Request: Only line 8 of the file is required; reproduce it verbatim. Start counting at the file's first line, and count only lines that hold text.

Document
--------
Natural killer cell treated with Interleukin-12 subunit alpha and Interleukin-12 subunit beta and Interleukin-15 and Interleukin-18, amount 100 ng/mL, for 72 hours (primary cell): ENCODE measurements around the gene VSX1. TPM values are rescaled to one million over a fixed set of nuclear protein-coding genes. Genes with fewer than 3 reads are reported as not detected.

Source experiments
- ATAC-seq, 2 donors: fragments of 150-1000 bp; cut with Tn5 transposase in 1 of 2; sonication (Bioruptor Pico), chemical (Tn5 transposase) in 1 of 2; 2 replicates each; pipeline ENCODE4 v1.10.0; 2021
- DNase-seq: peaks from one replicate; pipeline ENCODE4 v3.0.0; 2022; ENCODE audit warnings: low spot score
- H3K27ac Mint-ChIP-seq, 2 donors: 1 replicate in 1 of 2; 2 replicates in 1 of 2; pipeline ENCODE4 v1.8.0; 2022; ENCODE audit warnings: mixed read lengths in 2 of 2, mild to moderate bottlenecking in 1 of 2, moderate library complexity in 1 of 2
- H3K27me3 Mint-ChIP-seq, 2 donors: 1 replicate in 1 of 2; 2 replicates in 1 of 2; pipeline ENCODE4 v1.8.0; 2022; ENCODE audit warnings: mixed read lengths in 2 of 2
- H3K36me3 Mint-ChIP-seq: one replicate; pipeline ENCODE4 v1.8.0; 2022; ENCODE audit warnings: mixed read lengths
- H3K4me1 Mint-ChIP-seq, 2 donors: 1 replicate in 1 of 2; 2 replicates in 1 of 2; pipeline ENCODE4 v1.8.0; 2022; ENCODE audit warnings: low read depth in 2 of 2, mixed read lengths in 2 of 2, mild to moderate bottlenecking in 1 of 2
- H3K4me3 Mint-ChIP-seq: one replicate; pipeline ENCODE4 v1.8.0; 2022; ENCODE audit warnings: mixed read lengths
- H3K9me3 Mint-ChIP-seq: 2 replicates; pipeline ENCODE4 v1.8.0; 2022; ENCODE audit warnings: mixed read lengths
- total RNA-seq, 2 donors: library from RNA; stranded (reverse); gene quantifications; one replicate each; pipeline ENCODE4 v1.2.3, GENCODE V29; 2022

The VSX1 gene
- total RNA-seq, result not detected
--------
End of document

- H3K4me1 Mint-ChIP-seq, 2 donors: 1 replicate in 1 of 2; 2 replicates in 1 of 2; pipeline ENCODE4 v1.8.0; 2022; ENCODE audit warnings: low read depth in 2 of 2, mixed read lengths in 2 of 2, mild to moderate bottlenecking in 1 of 2